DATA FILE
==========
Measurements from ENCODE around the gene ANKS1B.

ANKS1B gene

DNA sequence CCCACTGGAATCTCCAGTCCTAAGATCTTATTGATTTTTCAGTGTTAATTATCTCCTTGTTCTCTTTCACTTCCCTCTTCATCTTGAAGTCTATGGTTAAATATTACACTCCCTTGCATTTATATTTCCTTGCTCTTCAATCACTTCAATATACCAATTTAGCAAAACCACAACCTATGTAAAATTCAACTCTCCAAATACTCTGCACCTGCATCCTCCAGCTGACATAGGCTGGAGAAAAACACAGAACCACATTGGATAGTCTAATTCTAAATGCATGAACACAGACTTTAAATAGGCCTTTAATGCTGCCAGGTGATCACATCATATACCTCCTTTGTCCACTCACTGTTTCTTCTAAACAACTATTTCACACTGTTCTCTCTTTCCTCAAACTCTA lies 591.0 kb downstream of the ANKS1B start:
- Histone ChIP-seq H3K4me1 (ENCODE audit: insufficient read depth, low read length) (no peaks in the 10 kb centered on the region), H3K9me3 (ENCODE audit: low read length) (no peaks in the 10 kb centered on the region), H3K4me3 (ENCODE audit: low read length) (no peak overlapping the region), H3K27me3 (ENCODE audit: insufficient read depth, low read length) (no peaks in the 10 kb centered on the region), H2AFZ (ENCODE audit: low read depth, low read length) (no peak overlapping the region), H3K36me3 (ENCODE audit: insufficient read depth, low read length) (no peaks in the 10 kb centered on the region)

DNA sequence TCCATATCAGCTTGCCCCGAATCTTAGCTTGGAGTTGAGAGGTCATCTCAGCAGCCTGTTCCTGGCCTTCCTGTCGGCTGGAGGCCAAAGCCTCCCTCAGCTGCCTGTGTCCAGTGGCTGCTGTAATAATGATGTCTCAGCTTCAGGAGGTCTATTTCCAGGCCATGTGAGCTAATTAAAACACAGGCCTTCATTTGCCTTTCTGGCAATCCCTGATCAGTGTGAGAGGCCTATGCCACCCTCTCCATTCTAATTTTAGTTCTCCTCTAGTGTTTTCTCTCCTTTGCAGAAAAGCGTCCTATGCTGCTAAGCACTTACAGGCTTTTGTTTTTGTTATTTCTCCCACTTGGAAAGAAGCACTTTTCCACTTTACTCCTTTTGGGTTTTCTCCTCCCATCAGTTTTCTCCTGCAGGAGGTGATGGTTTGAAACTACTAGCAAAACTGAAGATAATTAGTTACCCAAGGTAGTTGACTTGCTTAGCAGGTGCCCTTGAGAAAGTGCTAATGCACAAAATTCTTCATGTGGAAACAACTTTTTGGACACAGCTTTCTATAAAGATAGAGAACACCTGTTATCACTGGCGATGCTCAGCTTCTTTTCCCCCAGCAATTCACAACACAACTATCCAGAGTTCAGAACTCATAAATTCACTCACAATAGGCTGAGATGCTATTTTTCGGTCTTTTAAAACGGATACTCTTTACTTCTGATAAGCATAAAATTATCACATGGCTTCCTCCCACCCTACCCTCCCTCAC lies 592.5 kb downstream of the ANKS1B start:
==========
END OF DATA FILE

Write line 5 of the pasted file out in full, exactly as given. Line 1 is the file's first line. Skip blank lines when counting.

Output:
DNA sequence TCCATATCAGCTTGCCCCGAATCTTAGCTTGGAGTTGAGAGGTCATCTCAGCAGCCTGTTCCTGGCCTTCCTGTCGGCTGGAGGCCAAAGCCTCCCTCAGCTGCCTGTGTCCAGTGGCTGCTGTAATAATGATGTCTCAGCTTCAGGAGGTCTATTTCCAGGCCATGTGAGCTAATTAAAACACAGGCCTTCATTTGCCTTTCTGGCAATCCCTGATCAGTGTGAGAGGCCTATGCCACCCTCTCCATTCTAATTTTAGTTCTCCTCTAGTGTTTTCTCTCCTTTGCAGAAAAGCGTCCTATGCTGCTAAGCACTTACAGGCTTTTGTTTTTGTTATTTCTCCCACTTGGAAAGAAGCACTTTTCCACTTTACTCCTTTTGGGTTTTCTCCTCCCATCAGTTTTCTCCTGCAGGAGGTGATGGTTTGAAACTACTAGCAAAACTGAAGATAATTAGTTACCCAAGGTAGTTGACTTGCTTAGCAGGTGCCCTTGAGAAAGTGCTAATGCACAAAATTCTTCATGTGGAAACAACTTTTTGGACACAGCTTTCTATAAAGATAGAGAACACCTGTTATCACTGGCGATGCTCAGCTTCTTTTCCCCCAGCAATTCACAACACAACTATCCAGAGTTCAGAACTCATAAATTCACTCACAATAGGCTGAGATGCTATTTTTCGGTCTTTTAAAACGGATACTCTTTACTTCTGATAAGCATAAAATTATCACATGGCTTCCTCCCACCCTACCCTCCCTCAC lies 592.5 kb downstream of the ANKS1B start: